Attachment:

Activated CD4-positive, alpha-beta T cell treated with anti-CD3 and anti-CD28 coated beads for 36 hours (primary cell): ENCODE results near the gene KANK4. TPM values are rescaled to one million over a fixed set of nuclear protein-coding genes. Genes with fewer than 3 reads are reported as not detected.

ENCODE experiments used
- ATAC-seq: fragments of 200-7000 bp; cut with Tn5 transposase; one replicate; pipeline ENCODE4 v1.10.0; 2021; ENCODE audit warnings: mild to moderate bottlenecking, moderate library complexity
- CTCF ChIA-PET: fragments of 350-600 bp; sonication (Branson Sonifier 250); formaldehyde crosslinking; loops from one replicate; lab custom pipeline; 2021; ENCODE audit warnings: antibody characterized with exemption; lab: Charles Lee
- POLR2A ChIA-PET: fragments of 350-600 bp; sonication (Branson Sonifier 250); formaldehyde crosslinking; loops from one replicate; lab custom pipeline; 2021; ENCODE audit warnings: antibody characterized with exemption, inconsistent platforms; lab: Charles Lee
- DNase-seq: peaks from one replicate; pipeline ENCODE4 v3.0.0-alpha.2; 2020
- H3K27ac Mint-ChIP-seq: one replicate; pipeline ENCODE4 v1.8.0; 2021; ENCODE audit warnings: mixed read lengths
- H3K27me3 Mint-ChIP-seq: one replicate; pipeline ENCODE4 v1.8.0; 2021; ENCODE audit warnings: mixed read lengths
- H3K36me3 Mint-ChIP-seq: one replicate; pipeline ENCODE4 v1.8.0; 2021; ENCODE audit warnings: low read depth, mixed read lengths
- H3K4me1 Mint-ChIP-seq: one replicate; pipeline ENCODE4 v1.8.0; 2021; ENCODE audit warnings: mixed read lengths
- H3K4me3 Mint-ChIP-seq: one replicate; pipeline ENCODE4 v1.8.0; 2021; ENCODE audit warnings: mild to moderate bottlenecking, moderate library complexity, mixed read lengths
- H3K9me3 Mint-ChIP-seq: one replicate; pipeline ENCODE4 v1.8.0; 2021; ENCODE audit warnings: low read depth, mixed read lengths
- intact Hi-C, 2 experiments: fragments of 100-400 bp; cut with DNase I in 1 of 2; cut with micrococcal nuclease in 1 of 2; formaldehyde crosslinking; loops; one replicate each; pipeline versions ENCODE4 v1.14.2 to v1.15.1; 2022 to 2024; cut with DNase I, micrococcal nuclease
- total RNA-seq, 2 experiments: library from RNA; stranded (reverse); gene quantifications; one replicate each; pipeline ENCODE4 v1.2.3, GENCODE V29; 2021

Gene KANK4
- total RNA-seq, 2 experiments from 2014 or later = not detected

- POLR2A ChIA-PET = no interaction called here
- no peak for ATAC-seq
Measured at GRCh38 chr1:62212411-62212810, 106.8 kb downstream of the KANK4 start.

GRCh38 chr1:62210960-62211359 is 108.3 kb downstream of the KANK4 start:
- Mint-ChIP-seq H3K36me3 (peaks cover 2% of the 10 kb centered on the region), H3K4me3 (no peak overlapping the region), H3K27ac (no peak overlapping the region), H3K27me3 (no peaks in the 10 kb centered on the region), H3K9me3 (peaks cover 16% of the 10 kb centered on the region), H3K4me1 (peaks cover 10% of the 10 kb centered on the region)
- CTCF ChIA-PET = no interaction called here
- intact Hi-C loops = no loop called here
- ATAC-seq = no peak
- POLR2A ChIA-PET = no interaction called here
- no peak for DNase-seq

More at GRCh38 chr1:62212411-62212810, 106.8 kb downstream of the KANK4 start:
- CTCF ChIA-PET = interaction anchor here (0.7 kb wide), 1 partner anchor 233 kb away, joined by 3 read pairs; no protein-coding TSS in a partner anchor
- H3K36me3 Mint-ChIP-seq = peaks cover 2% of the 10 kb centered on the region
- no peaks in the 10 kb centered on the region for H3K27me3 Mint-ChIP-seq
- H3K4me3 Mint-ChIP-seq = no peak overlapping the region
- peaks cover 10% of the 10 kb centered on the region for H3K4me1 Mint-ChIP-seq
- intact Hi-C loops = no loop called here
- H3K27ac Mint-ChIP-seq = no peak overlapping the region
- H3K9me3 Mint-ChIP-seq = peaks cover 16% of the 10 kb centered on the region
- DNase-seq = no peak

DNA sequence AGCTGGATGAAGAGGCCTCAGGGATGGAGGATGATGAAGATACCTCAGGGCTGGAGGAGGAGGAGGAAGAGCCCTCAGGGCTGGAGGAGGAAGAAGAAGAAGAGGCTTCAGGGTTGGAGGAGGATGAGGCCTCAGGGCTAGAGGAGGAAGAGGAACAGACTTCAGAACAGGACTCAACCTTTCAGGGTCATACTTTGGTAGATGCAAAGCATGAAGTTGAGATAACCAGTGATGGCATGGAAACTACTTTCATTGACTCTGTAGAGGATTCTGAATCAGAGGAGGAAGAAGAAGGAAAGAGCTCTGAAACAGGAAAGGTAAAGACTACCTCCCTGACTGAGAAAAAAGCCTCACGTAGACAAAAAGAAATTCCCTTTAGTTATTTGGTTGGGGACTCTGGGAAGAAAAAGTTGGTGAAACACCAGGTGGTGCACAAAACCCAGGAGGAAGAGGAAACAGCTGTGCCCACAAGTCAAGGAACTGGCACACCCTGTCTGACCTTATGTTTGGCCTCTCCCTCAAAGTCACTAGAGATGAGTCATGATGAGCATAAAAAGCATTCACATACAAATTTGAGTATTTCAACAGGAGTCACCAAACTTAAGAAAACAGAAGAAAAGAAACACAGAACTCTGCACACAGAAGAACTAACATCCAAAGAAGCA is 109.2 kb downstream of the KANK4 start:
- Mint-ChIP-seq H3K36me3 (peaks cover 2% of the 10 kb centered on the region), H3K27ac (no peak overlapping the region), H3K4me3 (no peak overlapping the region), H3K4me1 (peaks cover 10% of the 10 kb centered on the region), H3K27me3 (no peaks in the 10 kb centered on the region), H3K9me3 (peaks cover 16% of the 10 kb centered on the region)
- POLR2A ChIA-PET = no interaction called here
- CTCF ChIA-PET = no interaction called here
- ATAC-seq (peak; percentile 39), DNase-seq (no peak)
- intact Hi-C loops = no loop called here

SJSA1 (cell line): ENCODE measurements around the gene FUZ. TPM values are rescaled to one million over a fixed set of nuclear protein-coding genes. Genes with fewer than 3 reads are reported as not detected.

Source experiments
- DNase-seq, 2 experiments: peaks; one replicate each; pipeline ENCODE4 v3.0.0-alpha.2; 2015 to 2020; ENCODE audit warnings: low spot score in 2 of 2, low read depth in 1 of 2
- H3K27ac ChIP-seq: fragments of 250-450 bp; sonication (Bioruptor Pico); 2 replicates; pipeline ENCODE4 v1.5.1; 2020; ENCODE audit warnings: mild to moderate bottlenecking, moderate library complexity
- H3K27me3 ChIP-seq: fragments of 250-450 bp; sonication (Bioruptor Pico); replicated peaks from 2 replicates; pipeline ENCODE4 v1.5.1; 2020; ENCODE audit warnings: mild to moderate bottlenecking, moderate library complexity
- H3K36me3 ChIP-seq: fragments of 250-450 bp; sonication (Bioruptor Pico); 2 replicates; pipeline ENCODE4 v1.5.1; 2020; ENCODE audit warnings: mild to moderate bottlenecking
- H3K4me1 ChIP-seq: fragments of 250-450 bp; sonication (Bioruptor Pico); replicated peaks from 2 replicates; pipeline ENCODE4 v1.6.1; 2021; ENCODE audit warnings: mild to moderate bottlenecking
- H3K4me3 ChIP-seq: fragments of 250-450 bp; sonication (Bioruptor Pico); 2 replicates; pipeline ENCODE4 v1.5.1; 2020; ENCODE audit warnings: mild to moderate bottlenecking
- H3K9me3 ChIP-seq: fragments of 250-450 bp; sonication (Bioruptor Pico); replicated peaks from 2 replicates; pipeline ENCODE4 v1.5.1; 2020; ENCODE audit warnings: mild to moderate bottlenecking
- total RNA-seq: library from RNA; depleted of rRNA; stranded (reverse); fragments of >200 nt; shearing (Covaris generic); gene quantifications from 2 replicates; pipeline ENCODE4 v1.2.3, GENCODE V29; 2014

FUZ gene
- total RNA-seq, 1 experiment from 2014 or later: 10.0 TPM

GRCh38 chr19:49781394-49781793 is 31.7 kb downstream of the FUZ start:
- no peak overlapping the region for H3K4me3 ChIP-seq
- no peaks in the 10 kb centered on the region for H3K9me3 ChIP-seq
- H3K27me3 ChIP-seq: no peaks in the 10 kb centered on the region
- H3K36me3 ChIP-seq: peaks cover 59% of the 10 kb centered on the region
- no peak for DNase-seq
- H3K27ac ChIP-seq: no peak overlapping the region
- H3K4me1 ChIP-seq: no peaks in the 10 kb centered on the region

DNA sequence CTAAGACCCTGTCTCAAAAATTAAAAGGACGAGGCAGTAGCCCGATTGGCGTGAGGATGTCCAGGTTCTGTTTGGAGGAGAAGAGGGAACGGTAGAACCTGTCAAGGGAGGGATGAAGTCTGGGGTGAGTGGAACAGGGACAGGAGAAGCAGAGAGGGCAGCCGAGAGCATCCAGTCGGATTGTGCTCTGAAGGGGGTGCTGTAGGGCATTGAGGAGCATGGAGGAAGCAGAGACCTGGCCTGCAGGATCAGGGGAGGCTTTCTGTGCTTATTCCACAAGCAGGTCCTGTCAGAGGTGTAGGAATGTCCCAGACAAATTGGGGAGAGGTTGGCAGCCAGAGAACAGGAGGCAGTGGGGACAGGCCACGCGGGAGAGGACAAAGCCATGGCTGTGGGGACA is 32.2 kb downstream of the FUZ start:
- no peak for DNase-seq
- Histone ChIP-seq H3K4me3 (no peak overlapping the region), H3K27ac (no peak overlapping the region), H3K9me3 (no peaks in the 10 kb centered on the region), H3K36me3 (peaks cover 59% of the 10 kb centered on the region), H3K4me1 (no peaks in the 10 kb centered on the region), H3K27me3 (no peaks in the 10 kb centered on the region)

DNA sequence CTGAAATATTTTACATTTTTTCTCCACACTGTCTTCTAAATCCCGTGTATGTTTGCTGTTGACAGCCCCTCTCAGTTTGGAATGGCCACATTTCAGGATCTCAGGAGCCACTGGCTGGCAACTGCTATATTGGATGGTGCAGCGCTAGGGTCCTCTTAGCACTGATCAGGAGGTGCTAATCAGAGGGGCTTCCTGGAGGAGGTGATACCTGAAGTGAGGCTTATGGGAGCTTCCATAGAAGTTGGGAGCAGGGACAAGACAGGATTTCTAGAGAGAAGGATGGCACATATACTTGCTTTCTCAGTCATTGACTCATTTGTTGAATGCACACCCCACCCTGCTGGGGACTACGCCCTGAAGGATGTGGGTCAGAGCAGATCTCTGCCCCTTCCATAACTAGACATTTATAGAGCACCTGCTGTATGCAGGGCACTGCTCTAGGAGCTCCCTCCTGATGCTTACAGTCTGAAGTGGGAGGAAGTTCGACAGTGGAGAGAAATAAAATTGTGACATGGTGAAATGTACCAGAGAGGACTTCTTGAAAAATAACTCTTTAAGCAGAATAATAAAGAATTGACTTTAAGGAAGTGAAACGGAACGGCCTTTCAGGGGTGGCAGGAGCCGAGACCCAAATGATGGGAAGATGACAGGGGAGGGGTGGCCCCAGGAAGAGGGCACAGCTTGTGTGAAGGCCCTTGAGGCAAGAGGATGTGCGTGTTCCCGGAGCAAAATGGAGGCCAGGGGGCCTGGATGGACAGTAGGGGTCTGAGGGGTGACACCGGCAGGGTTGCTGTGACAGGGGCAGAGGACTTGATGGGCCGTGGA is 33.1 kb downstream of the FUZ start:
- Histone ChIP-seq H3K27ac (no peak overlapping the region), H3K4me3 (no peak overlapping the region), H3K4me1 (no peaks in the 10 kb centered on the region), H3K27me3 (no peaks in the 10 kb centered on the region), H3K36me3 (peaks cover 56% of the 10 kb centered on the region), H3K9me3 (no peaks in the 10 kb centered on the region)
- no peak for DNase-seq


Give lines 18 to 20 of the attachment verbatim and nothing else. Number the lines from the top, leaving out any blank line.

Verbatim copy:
- no peak for ATAC-seq
Measured at GRCh38 chr1:62212411-62212810, 106.8 kb downstream of the KANK4 start.

GRCh38 chr1:62210960-62211359 is 108.3 kb downstream of the KANK4 start: